Heart Health Principle #3: Stay Active, with Help

Stuff happens as we age - injury, illness, even general aches and pains - that can keep us from being active. But resources are available to you that can help, says Dr. Ruthmann. And they're often underutilized.

For example, a physical therapist can help you get active again following a fall or surgery. And it may also be an option for frail individuals to help gradually improve their activity level. In fact, it’s common for patients to build up the confidence and ability to stay active on their own after just several weeks of physical therapy, Dr. Ruthmann says.

Likewise, cardiac rehab isn't just for people who've already had a heart attack. It can help you prevent one, too, especially if you've been diagnosed with chest pain, pulmonary hypertension, or coronary artery disease. You'll work with a team of healthcare professionals - cardiologists, nutritionists, physical therapists - to develop a customized program to improve your heart health. Programs typically last for at least 3 months.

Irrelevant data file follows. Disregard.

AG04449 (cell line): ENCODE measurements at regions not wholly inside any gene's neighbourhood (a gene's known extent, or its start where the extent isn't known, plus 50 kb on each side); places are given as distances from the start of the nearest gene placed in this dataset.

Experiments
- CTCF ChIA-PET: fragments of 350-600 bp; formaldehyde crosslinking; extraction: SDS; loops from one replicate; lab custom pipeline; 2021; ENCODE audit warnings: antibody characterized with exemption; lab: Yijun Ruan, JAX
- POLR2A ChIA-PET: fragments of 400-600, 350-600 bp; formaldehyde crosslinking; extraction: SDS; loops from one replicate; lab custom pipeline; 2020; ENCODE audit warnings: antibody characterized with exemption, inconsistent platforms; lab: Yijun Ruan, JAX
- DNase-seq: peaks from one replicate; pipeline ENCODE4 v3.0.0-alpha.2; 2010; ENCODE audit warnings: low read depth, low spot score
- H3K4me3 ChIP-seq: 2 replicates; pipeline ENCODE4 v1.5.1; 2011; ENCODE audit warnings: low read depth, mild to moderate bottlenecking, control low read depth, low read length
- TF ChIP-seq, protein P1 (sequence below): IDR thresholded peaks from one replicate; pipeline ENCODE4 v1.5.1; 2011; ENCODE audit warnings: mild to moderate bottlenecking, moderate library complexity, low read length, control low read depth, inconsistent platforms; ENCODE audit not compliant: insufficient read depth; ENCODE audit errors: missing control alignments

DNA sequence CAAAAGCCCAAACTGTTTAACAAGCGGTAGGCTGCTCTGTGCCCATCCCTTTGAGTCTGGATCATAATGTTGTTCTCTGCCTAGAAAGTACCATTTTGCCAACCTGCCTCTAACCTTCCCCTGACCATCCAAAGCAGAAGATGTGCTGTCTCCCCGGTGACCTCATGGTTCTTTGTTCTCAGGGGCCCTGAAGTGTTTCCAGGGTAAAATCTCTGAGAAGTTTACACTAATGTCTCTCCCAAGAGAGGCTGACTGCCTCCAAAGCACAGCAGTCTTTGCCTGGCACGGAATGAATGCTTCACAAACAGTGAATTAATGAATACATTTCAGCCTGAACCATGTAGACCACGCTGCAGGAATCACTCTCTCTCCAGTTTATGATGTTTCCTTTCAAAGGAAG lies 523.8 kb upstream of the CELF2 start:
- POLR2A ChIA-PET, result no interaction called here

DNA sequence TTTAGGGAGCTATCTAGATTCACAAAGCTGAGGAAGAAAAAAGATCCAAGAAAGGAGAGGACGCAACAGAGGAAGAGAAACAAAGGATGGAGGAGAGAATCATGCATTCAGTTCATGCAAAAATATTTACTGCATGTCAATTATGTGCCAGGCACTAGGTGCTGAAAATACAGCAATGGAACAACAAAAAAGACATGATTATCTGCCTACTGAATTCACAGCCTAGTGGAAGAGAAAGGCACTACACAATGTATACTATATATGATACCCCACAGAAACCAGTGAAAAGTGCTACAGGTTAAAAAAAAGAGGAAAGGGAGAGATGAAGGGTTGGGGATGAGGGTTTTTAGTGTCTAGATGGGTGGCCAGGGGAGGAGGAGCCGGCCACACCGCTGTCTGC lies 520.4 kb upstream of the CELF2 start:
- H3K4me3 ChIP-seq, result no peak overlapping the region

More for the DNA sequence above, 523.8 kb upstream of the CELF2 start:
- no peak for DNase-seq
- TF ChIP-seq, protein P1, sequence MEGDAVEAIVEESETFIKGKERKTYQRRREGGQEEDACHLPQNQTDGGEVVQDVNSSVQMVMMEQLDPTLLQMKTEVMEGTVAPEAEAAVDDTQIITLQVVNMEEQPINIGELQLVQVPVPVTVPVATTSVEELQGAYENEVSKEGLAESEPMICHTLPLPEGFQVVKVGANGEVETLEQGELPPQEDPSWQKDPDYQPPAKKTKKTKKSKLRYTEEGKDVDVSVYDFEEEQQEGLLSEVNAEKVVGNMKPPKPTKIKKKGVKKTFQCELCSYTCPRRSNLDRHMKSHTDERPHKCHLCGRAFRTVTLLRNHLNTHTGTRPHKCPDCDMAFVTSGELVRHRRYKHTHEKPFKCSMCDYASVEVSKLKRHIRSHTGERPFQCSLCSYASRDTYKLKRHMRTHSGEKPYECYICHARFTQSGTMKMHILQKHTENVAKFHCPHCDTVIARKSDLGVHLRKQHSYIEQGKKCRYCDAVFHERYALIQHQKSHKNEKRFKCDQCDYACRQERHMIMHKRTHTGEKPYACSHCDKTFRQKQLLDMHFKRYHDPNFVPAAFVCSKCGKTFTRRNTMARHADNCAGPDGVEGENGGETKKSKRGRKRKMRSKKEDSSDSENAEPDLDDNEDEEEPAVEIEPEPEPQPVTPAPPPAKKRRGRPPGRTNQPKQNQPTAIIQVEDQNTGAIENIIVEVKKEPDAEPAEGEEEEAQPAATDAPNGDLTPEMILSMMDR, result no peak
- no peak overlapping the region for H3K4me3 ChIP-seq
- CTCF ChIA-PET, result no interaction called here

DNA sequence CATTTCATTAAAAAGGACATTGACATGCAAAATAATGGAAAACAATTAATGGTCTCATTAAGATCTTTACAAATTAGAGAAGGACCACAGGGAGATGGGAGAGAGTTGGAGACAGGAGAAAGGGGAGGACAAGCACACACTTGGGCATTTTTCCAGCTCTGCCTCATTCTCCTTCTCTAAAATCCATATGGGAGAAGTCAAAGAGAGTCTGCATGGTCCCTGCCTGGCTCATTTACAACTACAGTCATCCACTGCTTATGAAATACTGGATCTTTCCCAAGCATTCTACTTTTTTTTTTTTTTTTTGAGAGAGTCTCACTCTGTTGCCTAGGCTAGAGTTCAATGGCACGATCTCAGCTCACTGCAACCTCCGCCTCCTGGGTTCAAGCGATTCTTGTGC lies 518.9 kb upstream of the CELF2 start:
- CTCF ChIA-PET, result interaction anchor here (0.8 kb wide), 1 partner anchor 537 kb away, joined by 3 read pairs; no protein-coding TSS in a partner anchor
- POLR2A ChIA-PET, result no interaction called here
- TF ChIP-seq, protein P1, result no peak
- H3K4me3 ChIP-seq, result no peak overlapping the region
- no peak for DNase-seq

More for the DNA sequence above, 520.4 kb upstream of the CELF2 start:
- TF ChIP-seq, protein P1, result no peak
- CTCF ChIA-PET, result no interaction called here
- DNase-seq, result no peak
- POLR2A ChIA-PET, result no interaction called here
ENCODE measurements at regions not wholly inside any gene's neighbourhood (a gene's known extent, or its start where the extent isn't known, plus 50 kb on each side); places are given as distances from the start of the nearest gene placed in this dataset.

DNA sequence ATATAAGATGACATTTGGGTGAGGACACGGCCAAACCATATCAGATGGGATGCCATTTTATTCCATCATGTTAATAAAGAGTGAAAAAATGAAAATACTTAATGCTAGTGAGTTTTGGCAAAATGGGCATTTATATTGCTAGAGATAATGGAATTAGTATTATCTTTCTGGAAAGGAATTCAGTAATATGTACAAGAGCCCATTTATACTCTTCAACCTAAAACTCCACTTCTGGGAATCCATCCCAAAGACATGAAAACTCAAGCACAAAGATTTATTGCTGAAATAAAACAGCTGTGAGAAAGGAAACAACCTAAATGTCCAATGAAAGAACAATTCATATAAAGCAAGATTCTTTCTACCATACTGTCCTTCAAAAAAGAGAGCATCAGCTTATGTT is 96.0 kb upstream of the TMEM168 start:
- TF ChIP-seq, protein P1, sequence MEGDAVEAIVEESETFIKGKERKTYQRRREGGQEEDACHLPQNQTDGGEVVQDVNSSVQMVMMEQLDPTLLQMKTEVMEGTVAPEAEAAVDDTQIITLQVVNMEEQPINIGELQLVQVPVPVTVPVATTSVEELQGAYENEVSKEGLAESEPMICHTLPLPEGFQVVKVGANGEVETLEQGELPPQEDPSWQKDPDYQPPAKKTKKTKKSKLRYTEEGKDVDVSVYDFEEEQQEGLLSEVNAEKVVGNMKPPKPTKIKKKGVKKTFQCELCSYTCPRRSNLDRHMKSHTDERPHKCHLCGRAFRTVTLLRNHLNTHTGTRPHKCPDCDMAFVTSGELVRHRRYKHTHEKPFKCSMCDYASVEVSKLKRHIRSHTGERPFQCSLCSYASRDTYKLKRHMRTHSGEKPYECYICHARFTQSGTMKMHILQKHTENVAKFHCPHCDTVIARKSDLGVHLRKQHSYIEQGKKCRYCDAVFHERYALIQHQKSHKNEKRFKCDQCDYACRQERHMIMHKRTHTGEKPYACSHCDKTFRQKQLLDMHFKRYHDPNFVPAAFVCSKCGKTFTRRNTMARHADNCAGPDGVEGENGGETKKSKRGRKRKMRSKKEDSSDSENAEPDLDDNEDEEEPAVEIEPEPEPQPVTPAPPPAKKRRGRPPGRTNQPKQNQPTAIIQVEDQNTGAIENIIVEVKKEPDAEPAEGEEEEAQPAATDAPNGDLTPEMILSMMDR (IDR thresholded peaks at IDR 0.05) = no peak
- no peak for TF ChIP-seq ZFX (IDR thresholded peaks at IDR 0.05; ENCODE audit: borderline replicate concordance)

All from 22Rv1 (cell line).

Talk to your primary care doctor about whether these — or other resources — might be a good fit for you. And remember, SilverSneakers class instructors are experts in senior fitness. They can help you modify movements so that you can exercise safely. Be sure to talk to your doctor before beginning any new exercise program.

Jumpstart your fitness in just 15 minutes with a Cardio & Strength (Express) Class through SilverSneakers LIVE! View the schedule and RSVP here.  

Heart Health Principle #4: Get Checked for Sleep Apnea

Obstructive sleep apnea impacts roughly 20 percent of the population, and the majority—up to 80 percent—go undiagnosed, says Dr. Ruthmann. Worse: Untreated sleep apnea can increase the risk of dying of heart disease by as much as 500 percent.1